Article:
May be alredy posted somewhere on this site, but here goes: http://www.ucsusa.org/scientific_integrity/

The Union of Concerned Scientists did a report card on the Federal agencies and how the Federal scientists graded their ability to do scientific work without political/etc. interference. Oddly, the CDC got an A grade. I sent off an email to the head of the UCS and updated Celia Wexler of the Washington DC office about the goings on with the CDC/CFS program. Of course, I headed her off to Hillary Johnson's www.oslersweb.com site for the background necessary to understanding the whole sordid history of the CDC and CFS program over the last 25 years. That background gives a fantastic summary to understanding just WHY we CFS/ME sick are so mad at the CDC. And yes, there IS politics and other government interference/collusion involved in the CDC/CFS program. I just asked that the UCS folks watched over the CDC/CFS program and the NIH and FDA XMRV studies given that the FDA/PNAS study was held back by the CDC after putting pressure on NIH. We sick and scientific research/medical research can not have solid studies damaged by politics and possibly cover-ups (for whatever reasons).

Features
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Has the Obama administrations action matched its rhetoric on scientific integrity? Where's the scientific integrity plan? Explore what the Obama administration has done so far, and see what's left to be done.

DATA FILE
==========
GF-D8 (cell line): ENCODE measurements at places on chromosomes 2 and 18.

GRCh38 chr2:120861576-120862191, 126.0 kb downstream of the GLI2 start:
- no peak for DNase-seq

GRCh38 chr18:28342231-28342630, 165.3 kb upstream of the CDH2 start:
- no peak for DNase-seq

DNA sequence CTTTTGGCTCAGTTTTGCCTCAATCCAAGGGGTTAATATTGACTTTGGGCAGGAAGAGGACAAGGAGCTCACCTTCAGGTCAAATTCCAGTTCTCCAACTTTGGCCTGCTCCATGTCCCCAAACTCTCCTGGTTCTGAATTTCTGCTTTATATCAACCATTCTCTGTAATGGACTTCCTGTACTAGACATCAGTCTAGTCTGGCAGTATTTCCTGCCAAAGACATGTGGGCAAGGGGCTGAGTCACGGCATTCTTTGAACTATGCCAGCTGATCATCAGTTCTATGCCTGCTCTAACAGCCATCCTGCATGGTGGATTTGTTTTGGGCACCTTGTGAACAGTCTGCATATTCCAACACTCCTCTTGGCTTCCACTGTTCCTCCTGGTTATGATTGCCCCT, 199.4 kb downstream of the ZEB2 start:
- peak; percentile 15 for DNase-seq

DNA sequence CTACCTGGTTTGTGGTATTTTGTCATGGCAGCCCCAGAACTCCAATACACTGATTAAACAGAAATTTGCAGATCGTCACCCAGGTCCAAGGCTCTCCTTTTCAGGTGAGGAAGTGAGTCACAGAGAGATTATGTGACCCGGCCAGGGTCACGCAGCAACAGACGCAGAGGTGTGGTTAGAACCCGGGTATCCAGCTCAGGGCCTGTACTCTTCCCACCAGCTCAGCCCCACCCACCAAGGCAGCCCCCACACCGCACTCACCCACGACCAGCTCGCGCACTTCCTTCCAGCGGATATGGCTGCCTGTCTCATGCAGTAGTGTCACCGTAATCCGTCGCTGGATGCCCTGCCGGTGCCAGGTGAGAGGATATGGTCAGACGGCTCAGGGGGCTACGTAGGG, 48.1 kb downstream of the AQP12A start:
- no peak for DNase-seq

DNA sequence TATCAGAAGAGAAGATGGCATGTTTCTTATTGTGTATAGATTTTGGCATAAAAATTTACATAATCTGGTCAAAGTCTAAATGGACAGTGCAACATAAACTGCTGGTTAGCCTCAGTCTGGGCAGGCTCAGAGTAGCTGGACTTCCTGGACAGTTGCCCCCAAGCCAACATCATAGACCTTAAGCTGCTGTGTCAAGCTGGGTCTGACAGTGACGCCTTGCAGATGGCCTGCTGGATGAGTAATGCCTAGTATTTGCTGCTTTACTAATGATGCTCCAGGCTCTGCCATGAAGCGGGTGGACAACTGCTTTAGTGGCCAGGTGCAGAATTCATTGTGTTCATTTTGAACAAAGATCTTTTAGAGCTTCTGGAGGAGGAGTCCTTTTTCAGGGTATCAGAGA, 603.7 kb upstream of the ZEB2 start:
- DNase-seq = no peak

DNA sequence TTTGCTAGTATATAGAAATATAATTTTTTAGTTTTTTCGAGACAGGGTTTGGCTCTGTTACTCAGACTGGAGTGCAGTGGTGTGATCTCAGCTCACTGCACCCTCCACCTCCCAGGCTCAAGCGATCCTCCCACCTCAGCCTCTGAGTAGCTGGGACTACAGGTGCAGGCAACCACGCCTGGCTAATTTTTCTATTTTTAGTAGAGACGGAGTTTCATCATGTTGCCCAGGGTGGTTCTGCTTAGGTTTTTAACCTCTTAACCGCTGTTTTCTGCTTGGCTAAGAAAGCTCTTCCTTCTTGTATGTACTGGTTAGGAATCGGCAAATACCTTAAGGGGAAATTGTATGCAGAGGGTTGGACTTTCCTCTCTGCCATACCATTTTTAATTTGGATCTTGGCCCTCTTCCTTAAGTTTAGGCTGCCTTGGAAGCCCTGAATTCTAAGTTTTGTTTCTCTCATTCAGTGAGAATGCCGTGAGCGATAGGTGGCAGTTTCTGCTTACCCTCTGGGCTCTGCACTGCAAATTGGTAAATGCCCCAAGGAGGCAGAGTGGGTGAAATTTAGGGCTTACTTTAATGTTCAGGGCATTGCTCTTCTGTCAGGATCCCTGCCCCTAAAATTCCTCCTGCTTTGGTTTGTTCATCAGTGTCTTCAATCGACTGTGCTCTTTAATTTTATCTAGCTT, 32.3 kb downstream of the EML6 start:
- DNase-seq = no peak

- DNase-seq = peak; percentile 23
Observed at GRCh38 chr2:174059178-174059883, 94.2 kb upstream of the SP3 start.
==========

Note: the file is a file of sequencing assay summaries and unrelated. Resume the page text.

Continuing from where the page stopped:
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wdb

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Whilst I don't doubt there is truth in the article I do think we would achieve more by using our energy to push for more research and better evidence rather than attacking scientists and pushing conspiracy theories. I do worry the latter is increasingly gong to get as a community us put in the same category as the creationists, moon landing hoaxers, 911 truthers, anti-vaxers, climate change deniers, flat earthers, , etc,etc who all use exactly those same arguments.
 
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wbd,

You are missing the point somewhat. Noone is pushing conspiracy theories here. There is a VERY SERIOUS DANGER that real science involving our disease will continue to be ignored (as it has been for 25 years) if we are not, as a community, aware of this process. The supposedly neutral process is not neutral. We have to actually defend the scientists that are helping us, not just sit back and wait for them to publish their work, because there is often a risk that their work will never be published, their studies never funded, and their careers wrecked because of personal biases and politics rather than good science.